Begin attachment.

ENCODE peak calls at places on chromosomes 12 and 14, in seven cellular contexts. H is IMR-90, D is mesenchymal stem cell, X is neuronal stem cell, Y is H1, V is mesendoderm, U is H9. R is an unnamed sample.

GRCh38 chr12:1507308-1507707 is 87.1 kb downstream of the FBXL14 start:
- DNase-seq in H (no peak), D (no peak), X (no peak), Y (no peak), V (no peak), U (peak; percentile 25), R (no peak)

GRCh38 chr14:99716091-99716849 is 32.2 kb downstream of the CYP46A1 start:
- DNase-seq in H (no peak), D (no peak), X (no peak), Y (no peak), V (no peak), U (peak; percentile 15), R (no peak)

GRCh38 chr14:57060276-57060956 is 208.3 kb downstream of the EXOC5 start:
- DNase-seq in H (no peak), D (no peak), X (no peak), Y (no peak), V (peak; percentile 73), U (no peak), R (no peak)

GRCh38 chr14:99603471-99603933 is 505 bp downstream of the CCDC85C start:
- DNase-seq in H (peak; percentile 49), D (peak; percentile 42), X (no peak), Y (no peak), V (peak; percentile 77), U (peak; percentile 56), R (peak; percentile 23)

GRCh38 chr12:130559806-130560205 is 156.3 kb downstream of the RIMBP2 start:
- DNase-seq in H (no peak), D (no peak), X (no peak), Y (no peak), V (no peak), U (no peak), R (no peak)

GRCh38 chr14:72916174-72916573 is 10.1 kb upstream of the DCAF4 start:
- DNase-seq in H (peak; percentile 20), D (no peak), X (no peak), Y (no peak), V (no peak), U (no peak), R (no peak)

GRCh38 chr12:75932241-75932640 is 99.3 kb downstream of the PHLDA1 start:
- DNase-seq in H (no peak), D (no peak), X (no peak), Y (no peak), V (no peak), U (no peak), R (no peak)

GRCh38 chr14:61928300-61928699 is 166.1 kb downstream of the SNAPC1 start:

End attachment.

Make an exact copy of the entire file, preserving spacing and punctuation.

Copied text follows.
ENCODE peak calls at places on chromosomes 12 and 14, in seven cellular contexts. H is IMR-90, D is mesenchymal stem cell, X is neuronal stem cell, Y is H1, V is mesendoderm, U is H9. R is an unnamed sample.

GRCh38 chr12:1507308-1507707 is 87.1 kb downstream of the FBXL14 start:
- DNase-seq in H (no peak), D (no peak), X (no peak), Y (no peak), V (no peak), U (peak; percentile 25), R (no peak)

GRCh38 chr14:99716091-99716849 is 32.2 kb downstream of the CYP46A1 start:
- DNase-seq in H (no peak), D (no peak), X (no peak), Y (no peak), V (no peak), U (peak; percentile 15), R (no peak)

GRCh38 chr14:57060276-57060956 is 208.3 kb downstream of the EXOC5 start:
- DNase-seq in H (no peak), D (no peak), X (no peak), Y (no peak), V (peak; percentile 73), U (no peak), R (no peak)

GRCh38 chr14:99603471-99603933 is 505 bp downstream of the CCDC85C start:
- DNase-seq in H (peak; percentile 49), D (peak; percentile 42), X (no peak), Y (no peak), V (peak; percentile 77), U (peak; percentile 56), R (peak; percentile 23)

GRCh38 chr12:130559806-130560205 is 156.3 kb downstream of the RIMBP2 start:
- DNase-seq in H (no peak), D (no peak), X (no peak), Y (no peak), V (no peak), U (no peak), R (no peak)

GRCh38 chr14:72916174-72916573 is 10.1 kb upstream of the DCAF4 start:
- DNase-seq in H (peak; percentile 20), D (no peak), X (no peak), Y (no peak), V (no peak), U (no peak), R (no peak)

GRCh38 chr12:75932241-75932640 is 99.3 kb downstream of the PHLDA1 start:
- DNase-seq in H (no peak), D (no peak), X (no peak), Y (no peak), V (no peak), U (no peak), R (no peak)

GRCh38 chr14:61928300-61928699 is 166.1 kb downstream of the SNAPC1 start: